David Barrowclough, Prehistoric Lancashire, (History Press, 2008)
Edward Baines, The History of the County  Palatine and Duchy of Lancaster’, (J. Heywood, 1888). Available at https://archive.org/details/cu31924024699260/page/n8 (accessed 19/10/2019)
J. A. Giles (transl), Nennius, History of the Britons, (Project Gutenberg, 2006) Available at https://www.gutenberg.org/files/1972/1972-h/1972-h.htm (accessed 19/10/2019)
John Porter, History of the Fylde (W. Porter, 1876). Available at https://archive.org/details/historyoffyldeof00portiala/page/n4 (accessed 19/10/2019)

 

Mid-Winter Reflections

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The Mid-Winter Solstice arrives: a time to pause and reflect. It’s been a turbulent month. Floods have drowned much of Cumbria. Here in Penwortham in Lancashire we’ve not been badly affected but the Ribble’s been high and during heavy rain the roads and footpaths have taken on the apparel of rivers and streams.

The water’s been washing up into my dreams. In one I was working at a riding school where the horses could only be turned out at certain times due to tides covering the path to the fields. In another instead of roads we had transport akin to fairground water-rides.

This future is not unperceivable. Following the agreement at the United Nations Climate Change Conference in Paris to reduce global warming to 2 degrees, the UK government announced 68 new shale gas drilling sites including a well in the North Yorkshire Moors National Park.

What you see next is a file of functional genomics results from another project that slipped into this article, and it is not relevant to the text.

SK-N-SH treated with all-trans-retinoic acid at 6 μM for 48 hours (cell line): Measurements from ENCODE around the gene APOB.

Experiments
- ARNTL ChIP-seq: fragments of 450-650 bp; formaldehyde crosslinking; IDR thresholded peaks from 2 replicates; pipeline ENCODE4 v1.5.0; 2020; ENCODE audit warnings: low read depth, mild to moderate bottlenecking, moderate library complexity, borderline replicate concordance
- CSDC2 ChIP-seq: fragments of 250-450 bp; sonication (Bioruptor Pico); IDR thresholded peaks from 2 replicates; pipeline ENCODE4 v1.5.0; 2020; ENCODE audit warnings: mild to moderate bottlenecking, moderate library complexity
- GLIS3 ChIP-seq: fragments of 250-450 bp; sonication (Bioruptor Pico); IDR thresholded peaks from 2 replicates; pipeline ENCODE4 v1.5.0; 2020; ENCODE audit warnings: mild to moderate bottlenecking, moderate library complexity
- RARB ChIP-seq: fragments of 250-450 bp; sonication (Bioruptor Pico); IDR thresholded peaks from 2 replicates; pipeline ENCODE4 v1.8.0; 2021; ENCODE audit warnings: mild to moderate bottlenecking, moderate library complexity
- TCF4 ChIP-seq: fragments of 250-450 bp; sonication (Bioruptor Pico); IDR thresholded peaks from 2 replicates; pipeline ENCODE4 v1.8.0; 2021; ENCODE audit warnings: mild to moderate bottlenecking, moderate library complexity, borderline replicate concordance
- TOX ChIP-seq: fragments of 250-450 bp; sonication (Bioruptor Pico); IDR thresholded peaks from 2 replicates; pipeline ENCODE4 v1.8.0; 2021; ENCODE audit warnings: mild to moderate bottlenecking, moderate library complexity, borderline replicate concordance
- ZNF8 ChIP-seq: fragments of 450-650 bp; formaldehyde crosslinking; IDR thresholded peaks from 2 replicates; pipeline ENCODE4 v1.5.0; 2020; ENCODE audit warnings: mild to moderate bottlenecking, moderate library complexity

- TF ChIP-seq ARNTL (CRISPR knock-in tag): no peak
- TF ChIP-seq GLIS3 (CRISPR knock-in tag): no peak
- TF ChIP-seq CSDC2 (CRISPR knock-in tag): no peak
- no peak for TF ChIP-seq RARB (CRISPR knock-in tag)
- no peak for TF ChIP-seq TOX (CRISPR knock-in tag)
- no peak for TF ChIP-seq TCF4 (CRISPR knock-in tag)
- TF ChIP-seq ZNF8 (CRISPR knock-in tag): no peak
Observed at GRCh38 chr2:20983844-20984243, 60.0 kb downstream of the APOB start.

Along with environmentalists and pagans across Britain I was outraged. A greener future will not be brought about by causing further damage to the landscape in a ruthless quest to extract expendable fossil fuel which benefits only rich share-holders. This can only mean more industry, more roads, more cars, more pollution, worse climate change and more floods.

Earlier this year Lancashire County Council stood by local people and refused to grant permission to Cuadrilla to drill at Roseacre and Little Plumpton. Cuadrilla have appealed and it was recently announced the decision will be made by the central government. With their plans to ‘get shale gas moving’ it’s obvious which way the decision will go. The last resort will be resistance at the sites themselves.

The atmosphere in Preston is increasingly edgy. On the 17th I received a call from a friend asking me to join anti-fracking protestors outside the County Hall to stand against a pro-fracking vigil. When I arrived there were no pro-frackers to be seen: it appears to have been a farce spread by Facebook. However seeing the anti-frackers with placards, a group walking past shouted “let the workers get their jobs”.